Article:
Dictyostelium contains one filamin (Fln) homologue, which consists of an actin-binding domain at its N-terminus followed by six filamin repeat domains. Filamin functions as a dimer, and dimerisation requires repeats 5 and 6 (Fucini et al., 1999). In Dictyostelium, filamin has been shown to play roles in the organisation of the actin cytoskeleton, in pseudopod formation and in the speed of movement of single cells. During development, however, the major role of filamin appears to be in slug phototaxis (Fisher et al., 1997; Khaire et al., 2007), which requires repeats 2-6 (Annesley et al., 2007). Filamin has been shown to function in the tip of the slug, in the pstA region, as expression of full-length filamin under the control of a pstA-specific promoter is able to completely rescue the Fln-null phototaxis phenotype (Khaire et al., 2007). Filamin has been proposed to act as an adaptor protein at the front of the slug during this process, as it is found within a large signalling complex that comprises many proteins, including RasD, ERKB, GRP125 and PKB (Bandala-Sanchez et al., 2006). Whereas numerous binding partners of filamin have been identified in mammalian cells (Popowicz et al., 2006), relatively few have been identified in Dictyostelium. The best characterised is filamin-interacting protein (FIP), which is developmentally regulated, whereas filamin is not (Knuth et al., 2004). FIP has been demonstrated to interact with filamin in vivo and is required for the correct regulation of filamin (Knuth et al., 2004). FIP colocalises with filamin in Dictyostelium cells and has been shown to directly bind to filamin between repeats 2 and 4 (Knuth et al., 2004). Although attempts to make an FIP-null mutant have been unsuccessful (Knuth et al., 2004), overexpression of a C-terminal fragment of FIP (cFIP) has been reported to cause defects consistent with a role in filamin regulation (Knuth et al., 2004).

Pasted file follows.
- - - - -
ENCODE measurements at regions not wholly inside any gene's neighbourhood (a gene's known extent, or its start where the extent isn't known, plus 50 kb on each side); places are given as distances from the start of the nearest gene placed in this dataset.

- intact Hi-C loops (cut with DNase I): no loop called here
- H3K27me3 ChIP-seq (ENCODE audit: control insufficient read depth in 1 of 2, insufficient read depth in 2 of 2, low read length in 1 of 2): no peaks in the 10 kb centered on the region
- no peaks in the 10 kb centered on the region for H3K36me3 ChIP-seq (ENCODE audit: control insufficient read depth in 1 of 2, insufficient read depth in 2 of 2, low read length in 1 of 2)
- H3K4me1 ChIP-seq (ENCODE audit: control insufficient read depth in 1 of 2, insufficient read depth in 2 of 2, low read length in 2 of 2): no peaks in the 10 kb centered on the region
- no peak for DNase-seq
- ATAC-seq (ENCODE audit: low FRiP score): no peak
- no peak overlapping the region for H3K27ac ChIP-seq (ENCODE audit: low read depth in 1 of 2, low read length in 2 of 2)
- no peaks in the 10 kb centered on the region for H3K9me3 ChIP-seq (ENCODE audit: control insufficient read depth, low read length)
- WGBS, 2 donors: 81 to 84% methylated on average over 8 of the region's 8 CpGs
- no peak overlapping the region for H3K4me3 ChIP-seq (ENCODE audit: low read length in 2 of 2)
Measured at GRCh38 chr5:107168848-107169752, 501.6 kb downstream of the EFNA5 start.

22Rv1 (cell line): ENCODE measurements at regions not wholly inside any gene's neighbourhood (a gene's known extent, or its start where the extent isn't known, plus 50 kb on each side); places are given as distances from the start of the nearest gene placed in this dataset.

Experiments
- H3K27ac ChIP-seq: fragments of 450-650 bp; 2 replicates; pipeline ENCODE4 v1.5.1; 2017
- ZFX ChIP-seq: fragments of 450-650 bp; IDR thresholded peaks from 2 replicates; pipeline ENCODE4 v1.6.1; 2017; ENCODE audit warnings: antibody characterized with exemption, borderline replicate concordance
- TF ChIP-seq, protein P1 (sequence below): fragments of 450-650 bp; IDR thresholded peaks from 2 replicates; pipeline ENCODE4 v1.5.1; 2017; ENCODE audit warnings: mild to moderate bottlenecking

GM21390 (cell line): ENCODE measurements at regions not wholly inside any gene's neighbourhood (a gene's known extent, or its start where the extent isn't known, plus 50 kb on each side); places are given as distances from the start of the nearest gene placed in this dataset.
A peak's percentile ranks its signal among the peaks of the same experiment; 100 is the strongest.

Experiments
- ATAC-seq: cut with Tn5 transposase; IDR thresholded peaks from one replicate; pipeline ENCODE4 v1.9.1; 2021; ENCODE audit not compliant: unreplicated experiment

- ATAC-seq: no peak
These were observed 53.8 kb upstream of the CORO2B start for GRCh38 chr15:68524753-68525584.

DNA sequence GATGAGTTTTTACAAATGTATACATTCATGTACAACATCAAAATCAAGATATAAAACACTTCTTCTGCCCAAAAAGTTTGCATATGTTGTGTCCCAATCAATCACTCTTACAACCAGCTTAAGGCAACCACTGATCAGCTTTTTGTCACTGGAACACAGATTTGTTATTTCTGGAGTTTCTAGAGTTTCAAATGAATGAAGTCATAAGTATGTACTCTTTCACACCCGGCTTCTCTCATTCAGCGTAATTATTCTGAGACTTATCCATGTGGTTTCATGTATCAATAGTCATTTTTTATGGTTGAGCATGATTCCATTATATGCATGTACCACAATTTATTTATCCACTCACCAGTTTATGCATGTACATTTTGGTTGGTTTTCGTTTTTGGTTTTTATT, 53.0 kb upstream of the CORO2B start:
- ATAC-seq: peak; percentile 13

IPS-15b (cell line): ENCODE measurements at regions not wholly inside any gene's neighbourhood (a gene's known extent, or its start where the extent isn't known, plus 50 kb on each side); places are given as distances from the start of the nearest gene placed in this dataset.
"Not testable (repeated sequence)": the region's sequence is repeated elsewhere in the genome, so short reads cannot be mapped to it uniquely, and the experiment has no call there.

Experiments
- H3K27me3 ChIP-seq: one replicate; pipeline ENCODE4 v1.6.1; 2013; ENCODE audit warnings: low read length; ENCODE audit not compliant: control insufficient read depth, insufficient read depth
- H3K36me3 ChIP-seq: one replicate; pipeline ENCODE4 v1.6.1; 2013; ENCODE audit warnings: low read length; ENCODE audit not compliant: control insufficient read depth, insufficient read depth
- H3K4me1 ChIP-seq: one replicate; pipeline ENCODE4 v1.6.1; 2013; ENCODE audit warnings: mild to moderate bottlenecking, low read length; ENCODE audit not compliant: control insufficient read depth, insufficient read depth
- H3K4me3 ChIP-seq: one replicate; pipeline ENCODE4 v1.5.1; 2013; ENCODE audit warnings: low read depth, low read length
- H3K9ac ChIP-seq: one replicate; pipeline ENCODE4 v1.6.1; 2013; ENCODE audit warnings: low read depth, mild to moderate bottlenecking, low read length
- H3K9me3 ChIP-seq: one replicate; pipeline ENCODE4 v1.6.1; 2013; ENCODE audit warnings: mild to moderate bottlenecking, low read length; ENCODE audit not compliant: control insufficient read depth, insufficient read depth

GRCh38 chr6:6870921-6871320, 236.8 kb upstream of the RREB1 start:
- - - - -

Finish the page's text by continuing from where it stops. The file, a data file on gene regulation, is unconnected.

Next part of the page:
We demonstrate here that the DIF-1-induced, filamin domain-containing HECT ubiquitin ligase HfnA affects filamin complex activity. Furthermore, we show that HfnA is necessary for normal development and correct pstO cell motility in a three-dimensional environment during pattern formation. These findings suggest that differential HfnA expression and filamin complex activity provide a key regulatory step in the mechanism by which heterogeneous salt-and-pepper gene expression can lead to organised tissue patterning.
MATERIALS AND METHODS
Cell culture and development
Dictyostelium discoideum strains were grown in axenic medium (HL5) (Sussman, 1987) or on Klebsiella lawns. For development, axenically growing cells were washed in KK2 (16.1 mM KH2PO4, 3.7 mM K2HPO4) and plated at 2×107 cells per 10-cm 1.5% KK2 agar plate and left in the dark. For analysis of Dictyostelium plaque ‘slugging’, Dictyostelium cells were spotted onto Klebsiella lawns on SM agar plates and left in a humid chamber for 5 days.
Microarray experiments were performed as described (Van Driessche et al., 2002). Each sample was analysed by a two-colour assay in which test samples were compared with a common pooled reference sample of total RNA from several wild-type developmental time points. The samples were hybridised to a microarray of 5669 unique targets. A single-chip normalisation procedure was used to allow for multi-array comparisons. Each hybridisation target was printed twice on the array, allowing for single-chip normalisation. At least two hybridisation experiments were carried out for each RNA extraction. Two biological replications were also performed. Technical and biological replicates were averaged to generate normalised timecourse data (Katoh et al., 2004; Van Driessche et al., 2002).
Generation of hfnA− and hfnA−/Fln− mutants
Primers flanking the upstream and downstream regions of hfnA (5′-GATGAGCGGGGAGAATTCTTG-3′ and 5′-AGAAACCATCTCCTTCAGTGA-3′) were used to generate a 3.5 kb genomic fragment that was cloned into TOPO TA 2.1 vector (Invitrogen). A gene-disruption construct was generated by in vitro transposition (Abe et al., 2003) of a blasticidin resistance cassette into the HECT domain. This construct was introduced into wild-type AX4 cells by electroporation and mutants were selected at 10 μg/ml blasticidin. Blasticidin-resistant colonies were screened by PCR for homologous recombination.
lacZ marker studies
A 0.9 kb fragment upstream of the hfnA transcription start site was cloned into vector pDGal17 (Harwood and Drury, 1990). This construct and ecmO-lacZ, ecmA-lacZ and ecmAO-lacZ were electroporated into AX4 and mutant cells and the resultant transformants selected at 10 μg/ml G418. lacZ whole-mount staining was then performed as previously described (Dingermann et al., 1989) as well as measurements of β-galactosidase activity upon DIF-1 induction in monolayer culture, as described (Thompson et al., 2004a). For each experiment, several thousand transformants were pooled and the result confirmed with duplicate electroporations.
Analysis of cell movement